Fleet Scheduling of Service Vessels used in a more exposed Norwegian Aquaculture Industry
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- Institutt for marin teknikk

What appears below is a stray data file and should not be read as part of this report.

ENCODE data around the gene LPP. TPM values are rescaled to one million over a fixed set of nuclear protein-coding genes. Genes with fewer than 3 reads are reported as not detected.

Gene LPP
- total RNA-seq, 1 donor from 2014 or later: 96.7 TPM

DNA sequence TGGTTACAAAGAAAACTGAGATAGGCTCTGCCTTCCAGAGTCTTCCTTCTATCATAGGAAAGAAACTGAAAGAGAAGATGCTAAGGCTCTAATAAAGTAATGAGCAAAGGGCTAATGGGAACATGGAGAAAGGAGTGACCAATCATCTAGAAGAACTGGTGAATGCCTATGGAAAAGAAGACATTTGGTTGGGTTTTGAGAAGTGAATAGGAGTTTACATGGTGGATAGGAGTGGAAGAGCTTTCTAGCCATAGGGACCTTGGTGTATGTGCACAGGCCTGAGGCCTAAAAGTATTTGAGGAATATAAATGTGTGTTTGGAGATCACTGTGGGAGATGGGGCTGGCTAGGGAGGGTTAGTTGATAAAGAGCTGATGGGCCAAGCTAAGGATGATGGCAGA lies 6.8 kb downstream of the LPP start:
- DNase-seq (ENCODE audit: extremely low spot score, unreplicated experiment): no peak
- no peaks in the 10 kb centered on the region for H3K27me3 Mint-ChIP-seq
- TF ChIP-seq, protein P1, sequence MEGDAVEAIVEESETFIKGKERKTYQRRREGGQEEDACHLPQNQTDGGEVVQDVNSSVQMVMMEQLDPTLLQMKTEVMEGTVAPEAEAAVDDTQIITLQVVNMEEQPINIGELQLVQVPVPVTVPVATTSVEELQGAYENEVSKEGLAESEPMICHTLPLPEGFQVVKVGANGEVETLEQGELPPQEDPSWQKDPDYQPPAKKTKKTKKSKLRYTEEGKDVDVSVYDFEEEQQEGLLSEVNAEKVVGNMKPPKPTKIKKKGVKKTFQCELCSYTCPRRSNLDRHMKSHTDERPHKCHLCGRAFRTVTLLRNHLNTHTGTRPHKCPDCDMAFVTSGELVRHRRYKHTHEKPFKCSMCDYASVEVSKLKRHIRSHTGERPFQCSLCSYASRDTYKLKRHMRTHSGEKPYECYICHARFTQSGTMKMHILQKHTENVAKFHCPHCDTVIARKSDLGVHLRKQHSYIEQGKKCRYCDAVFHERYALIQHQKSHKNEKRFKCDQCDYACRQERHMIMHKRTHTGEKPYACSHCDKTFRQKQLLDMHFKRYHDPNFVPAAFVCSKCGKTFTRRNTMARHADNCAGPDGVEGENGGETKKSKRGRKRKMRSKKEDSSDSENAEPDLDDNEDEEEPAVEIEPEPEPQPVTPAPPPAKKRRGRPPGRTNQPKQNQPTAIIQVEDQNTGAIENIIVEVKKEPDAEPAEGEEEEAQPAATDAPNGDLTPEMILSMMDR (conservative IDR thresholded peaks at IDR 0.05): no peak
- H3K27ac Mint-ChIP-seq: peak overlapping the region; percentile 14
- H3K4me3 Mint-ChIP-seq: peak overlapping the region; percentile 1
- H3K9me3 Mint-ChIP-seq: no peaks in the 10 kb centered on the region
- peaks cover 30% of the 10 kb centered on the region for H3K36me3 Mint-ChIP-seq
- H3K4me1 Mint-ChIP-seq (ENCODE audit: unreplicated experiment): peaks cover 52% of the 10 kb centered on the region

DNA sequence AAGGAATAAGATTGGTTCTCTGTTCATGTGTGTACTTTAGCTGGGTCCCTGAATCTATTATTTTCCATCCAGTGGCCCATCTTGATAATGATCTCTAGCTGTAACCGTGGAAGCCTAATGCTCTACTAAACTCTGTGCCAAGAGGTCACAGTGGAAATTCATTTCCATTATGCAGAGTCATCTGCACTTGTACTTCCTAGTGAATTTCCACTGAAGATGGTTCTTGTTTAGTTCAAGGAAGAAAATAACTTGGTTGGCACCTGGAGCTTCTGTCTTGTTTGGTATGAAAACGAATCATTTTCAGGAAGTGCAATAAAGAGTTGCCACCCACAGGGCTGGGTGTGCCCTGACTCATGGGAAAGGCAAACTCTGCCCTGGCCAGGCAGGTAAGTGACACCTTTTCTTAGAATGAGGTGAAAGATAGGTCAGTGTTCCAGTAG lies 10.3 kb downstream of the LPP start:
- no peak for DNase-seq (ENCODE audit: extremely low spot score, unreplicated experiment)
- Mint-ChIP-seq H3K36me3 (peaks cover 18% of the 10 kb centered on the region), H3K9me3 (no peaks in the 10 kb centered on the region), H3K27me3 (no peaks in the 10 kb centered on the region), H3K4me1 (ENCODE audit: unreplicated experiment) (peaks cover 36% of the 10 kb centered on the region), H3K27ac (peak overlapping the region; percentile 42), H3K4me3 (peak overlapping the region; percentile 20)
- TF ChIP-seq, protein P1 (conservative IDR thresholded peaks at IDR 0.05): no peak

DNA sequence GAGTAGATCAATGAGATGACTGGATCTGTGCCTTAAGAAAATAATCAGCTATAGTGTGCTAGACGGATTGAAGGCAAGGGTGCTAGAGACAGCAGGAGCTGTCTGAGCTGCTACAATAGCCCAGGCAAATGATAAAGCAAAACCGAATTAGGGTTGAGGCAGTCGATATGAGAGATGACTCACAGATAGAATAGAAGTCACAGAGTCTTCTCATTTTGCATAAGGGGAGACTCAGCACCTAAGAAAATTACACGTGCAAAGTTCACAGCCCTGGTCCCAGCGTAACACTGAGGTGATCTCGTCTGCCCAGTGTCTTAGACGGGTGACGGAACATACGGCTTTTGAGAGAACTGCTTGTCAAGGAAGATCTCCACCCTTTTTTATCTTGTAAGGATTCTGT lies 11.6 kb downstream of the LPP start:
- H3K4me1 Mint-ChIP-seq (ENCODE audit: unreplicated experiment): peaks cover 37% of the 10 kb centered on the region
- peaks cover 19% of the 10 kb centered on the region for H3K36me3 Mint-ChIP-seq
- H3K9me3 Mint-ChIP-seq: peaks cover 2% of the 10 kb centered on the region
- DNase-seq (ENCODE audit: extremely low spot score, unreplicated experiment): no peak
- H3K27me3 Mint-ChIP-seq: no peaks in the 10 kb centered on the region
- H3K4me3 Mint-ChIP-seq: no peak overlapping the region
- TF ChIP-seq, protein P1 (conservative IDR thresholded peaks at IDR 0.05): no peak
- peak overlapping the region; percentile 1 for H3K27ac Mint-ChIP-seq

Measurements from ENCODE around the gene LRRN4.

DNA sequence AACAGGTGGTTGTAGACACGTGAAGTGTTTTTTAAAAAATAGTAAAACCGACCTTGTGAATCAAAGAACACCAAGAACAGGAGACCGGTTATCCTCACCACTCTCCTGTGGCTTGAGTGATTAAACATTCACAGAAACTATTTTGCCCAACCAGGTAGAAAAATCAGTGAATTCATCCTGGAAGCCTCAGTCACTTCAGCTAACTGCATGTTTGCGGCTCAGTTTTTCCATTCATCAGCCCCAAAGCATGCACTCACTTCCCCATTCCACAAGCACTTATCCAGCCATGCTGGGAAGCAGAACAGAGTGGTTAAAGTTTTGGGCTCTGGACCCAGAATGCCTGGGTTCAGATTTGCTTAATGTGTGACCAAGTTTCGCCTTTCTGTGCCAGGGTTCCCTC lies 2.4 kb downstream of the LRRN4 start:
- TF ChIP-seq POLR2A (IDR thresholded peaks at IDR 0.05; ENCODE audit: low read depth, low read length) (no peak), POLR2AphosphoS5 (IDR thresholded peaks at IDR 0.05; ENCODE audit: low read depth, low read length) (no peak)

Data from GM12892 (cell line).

This thesis studies a maritime transportation problem for service vessels used in the Norwegian aquaculture industry. We create an optimization model which try to find the most efficient fleet size and mix and associated routes in order to meet a specific demand for maintenance. A simulation model is used to evaluate if the routes are realistic. The system which is modelled consists of several types of maintenance operations which are common in today's aquaculture industry. These are delousing, cleaning operations, handling of moorings, inspections, change of nets and transfer of personnel. The jobs are typically performed by three different vessel types, 15 m catamarans, 25 m catamarans or 40 m monohulls. In addition to today's industry, the thesis discusses possible future scenarios for service vessels which are handling of waste, sea grass farming and tourism. The need for better production environment and increased production area have caused fish farmers to move their facilities towards more exposed locations. In order to reduce the risk of delays and increase the operational window for maintenance operations, vessels with better seakeeping abilities are necessary. Such vessels involve increased investment and operational costs. More advanced vessels increases the demand for more efficient routing. Performing jobs in a suboptimal order will lead to unnecessary costs regarding fuel consumption, salary for crew members and dead time. Furthermore, varying weather conditions increases the need for better planning in order to avoid aborting operations. By investigating how the likelihood of vessels not being able to perform their jobs varies with different weather scenarios, we see how the planning process is affected. The thesis uses a route generation algorithm combined with a set partitioning model to solve the optimization problem and find optimal fleets and routes for the given scenario. The route generation algorithm finds all possible routes based on constraints regarding vessel type and time windows. The possibility of implementing different weather scenarios is also included. The weather is based on wave data from a buoy placed outside of Frøya in Sør-Trøndelag. Different weather scenarios are created by the use of Markov chain simulations. The weather conditions varies between 10 states representing different significant wave heights. The simulation model evaluates how the routes suggested by the optimization model perform when different weather scenarios are generated. The model created is generic. The vessels used, routes travelled and jobs performed are all defined from an excel sheet which is used as input to the simulation model. By studying results from the simulation model we see how each route performs and how many jobs are executed within their time windows. The simulation model is run with both calm and rough weather. By including rough weather, the robustness which is defined as number of jobs performed within their given time windows, decreases by 18% compared to the simulation with calm weather. We test three different approaches which could increase the robustness of the optimization model. These are: - Including weather constraints in the route generation algorithm. - Setting a limit regarding how many jobs are allowed on each route. - Including slack in the route generation algorithm. The two methods showing most promising results are maximum number of jobs per route and slack. Implementing the methods separately lead to an increase in robustness by 7% and 3%, respectively. The cost increases are only 1% and 2%, respectively. By combining the two constraints we are able to increase the performance by 8% compared to not including any constraints. However, we see that even with these additional constraints included some of the routes are quite exposed to delays and additional actions might be necessary. Further work regarding this topic should be directed towards better modelling of the real life scenarios. In order for the method to be more attractive to the industry, the algorithms used need to be more effective in order to be able to solve larger problem instances. In addition, the models need to represent the daily operations of the vessels in a more realistic way.